'Mob Attack' Aftermath: Fundraising Emerges for Both Sides
Efforts to raise money are under way for two groups involved in a violent attack at the Ashford House in Tinley Park. Anti-racists are claiming responsibility for the brutality while officials have said white supremacists were the targets.
Radical solidarity, usually measured in bodies, bombs and bombast, is now being measured in dollars.
Donation pages have been established for people on both sides of a blitzkrieg inside the Ashford House Restaurant on Saturday.
Five Indiana men, along with 13 companions, connected with the Anti-Racist Action (ARA) movement are accused of targeting and beating an unsuspecting group of white nationalists. What supposedly began as the first meeting of the European Heritage Association (EHA)—which looks to provide resources for small business owners of their kind—ended in mob violence.
One page hoping to garner $250,000 for bail, “adequate legal representation” and the care of their families of the men arrested has reached $850 in a couple days.
Mark Potok, senior fellow with the Southern Poverty Law Center, said the ARA has a long-standing history of violence—one Tinley Park Patch will delve into more this Friday. Potok is also the editor in chief of the law center’s investigative magazine, The Intelligence Report.
“The ARA, you have to understand, they think they're heroes right now,” Potok said.
On Twitter, a feed dedicated to helping the “Tinley Park Five” was created. Its profile picture shows a spray-painted Pac-Man feeding on a swastika.
The author of another site is seeking donations for the men and women targeted in the attack, as well as “damages to the restaraunt (sic)” and “childrens (sic) charities.” As of Wednesday afternoon, it had raised nothing.
Bail for the Five totals $975,000, 10 percent of which must be posted for release.
The defendants, three of whom are brothers, were charged each Monday with one count of felony mob action, aggravated battery and criminal damage to property. Bail for Cody Sutherlin, 23, was set at $200,000 and $175,000 each for Dylan Sutherlin, 20, Alex Stuck, 22, and John Tucker, 26. The highest amount of $250,000 was pinned on Jason Sutherlin, 33.
Cook County Assistant State's Attorney Mike Deno said that’s because he was convicted of an Indiana burglary in 1998. He was sentenced to 10 years in prison but only served two. He successfully completed probation in 2008, Deno said.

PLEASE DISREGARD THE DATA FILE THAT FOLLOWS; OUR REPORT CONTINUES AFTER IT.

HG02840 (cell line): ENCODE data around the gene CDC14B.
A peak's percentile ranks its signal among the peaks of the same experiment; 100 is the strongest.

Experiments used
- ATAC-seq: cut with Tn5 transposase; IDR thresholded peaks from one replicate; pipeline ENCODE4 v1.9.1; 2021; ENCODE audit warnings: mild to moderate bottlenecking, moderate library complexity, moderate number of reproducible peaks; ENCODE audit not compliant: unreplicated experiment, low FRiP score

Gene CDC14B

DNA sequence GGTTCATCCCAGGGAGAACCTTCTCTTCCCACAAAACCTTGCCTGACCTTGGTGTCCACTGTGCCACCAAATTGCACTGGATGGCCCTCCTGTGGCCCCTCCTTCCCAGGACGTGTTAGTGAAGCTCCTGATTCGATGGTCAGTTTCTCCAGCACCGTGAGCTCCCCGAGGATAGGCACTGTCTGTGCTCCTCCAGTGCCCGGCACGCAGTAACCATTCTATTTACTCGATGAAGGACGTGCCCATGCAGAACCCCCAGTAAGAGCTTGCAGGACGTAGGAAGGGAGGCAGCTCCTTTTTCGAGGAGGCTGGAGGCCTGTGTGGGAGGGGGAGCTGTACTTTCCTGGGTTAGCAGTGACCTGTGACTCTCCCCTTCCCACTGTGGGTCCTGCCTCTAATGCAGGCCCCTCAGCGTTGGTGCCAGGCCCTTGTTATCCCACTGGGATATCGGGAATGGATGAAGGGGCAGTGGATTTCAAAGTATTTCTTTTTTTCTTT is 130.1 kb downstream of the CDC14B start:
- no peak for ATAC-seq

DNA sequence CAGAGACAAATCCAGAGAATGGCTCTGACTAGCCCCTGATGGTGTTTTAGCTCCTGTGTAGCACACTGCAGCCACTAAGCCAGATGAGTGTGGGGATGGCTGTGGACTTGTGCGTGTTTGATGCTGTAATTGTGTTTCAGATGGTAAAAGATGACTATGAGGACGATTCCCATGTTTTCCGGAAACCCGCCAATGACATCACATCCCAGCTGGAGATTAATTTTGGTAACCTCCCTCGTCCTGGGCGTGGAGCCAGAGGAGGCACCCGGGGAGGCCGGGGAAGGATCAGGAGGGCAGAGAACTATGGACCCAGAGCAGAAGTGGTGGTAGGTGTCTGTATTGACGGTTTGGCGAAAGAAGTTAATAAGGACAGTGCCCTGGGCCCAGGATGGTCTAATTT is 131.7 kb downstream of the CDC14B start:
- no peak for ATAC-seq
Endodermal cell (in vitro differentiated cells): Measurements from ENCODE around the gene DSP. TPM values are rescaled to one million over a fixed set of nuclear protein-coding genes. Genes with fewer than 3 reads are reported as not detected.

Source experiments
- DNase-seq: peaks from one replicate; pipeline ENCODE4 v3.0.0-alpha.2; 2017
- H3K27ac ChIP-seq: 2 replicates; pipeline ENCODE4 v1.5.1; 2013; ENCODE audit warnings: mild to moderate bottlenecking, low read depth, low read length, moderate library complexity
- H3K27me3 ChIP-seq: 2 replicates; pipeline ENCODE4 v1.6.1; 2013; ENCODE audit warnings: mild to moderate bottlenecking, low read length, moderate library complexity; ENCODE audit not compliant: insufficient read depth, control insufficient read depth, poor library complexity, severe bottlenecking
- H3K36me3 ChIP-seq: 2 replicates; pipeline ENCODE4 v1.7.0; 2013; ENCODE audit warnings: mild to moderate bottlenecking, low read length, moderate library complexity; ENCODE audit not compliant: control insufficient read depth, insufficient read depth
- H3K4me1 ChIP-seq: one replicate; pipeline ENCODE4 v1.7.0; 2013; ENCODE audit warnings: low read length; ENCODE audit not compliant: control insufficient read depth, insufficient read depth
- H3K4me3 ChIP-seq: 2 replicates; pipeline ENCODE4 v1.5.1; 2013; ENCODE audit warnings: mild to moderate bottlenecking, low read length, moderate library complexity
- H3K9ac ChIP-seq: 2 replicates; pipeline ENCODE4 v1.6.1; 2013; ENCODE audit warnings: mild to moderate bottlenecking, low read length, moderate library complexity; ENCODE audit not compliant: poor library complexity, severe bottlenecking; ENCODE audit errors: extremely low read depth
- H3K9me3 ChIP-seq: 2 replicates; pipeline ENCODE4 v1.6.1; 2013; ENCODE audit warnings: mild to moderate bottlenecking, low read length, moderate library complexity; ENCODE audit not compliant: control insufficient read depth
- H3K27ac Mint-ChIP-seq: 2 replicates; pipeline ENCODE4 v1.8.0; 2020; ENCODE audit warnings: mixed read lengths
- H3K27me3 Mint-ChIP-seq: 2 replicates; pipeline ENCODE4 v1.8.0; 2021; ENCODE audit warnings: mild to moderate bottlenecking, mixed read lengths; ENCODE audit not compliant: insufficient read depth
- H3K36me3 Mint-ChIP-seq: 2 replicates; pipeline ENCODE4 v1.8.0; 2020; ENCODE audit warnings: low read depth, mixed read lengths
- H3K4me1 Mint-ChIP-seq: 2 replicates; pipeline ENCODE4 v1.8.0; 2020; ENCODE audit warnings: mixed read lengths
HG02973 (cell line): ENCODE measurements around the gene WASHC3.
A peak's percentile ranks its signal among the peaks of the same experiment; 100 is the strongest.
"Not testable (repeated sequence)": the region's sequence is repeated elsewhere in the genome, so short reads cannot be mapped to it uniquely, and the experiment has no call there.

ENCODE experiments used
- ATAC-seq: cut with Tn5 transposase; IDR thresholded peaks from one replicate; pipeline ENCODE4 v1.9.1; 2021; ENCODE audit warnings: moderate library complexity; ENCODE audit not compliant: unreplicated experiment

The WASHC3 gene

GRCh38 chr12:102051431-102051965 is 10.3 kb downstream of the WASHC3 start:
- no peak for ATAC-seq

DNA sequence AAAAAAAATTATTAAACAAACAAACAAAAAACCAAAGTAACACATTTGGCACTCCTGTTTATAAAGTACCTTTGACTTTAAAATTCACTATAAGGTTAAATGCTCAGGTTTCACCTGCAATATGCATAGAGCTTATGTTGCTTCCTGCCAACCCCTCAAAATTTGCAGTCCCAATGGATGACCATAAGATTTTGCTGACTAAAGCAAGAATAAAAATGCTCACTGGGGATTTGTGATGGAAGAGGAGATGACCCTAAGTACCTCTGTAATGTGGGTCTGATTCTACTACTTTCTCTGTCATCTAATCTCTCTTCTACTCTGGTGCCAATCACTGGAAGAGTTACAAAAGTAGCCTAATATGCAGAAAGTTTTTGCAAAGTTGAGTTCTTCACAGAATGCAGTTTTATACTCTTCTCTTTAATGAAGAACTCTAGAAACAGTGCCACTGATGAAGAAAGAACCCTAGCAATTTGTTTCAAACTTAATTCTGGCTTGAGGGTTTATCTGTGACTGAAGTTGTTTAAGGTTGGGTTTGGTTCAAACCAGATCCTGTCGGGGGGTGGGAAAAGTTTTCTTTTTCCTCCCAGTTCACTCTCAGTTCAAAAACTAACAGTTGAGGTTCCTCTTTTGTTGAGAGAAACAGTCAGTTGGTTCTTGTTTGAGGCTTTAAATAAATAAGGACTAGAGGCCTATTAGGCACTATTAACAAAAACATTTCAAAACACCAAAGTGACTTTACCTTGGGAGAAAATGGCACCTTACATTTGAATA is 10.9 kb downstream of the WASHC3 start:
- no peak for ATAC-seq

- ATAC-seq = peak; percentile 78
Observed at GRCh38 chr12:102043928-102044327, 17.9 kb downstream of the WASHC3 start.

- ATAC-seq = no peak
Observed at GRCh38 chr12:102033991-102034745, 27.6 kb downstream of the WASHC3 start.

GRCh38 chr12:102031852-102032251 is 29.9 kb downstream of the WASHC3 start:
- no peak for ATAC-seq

The only other defendant with a criminal background is Cody Sutherlin, whom Deno said was convicted in 2002 of a misdemeanor operating while intoxicated charge.
Assistant Public Defender David Colaris argued for a reasonable bail, given that only one in the group had a felony conviction and even he didn’t have a history of neglecting court appearances. He also noted that the Five didn’t “have any money.”
Those raising money on the other side allege that $300,000 is needed. Damages to the restaurant, according to Ashford House owner Mike Winston, total around $15,000.
The coordinator of the victim’s fund did not immediately return requests seeking comment on the disparity between the two values.
Brandon Spiller, who spoke Tuesday with Patch about the stapled hole in his head, is the only Ashford House victim named in police complaints, though two others were reportedly hospitalized and several others targeted.
He denied the label of white nationalist, but dodged questions about which ethnic clubs—in addition to EHA—he might belong to. On the Internet, however, members of ARA allege that he is affiliated with the Council of Conservative Citizens, which describes cohabitation in black and white terms:
We also oppose all efforts to mix the races of mankind, to promote non-white races over the European-American people through so-called “affirmative action” and similar measures, to destroy or denigrate the European-American heritage, including the heritage of the Southern people, and to force the integration of the races.
The Illinois Hate Crime statute is written in a way that relies not just on the “actual” sex, color or creed of the victim but the “perceived” sex, color or creed of the victim. In other words, it doesn’t necessarily matter to the court whether Spiller is a fascist. It matters whether his attackers thought he was.
According to the website of ARA, the network that has taken credit for the attack and for fundraising efforts, “The White Nationalists were targeted inside the restaurant and physically attacked, causing several injuries and completely shutting down their meeting … Anti-fascists oppose any organizing by racists and fascist in their communities.”
A spokesman from the Illinois affiliate of the American Civil Liberties Union shied away from questions Wednesday relating to Saturday's attack, saying the nonprofit organization doesn't track data about hate groups. The union also stands by the tenent that such groups have a right to exist, representatives said.
A spokeswoman for the Cook County State’s Attorney’s Office said the matter is still under investigation, noting that more charges, including those that may be hate-crime related, could be forthcoming. A grand jury is scheduled to convene before the next pretrial court hearing on June 12.
It also remains to be seen whether the U.S. Department of Justice will get involved, because the Five are accused of crossing state lines with the purpose of committing mob violence, and what that will mean for the pockets of the Five.
- 'We're Not Skinheads,' Says Man Hurt in Ashford House Beating
- 5 'Attackers' Appear Before County Judge, 2 'Targets' Charged Separately
- Ashford House is 'Something We Have to Stand up for,' Customer Says
- PatchChat: Concealed Carry, Gun Control and 'Anti-Facists'
- Police: Mob Attacked Specific Group of People Inside Tinley Park Restaurant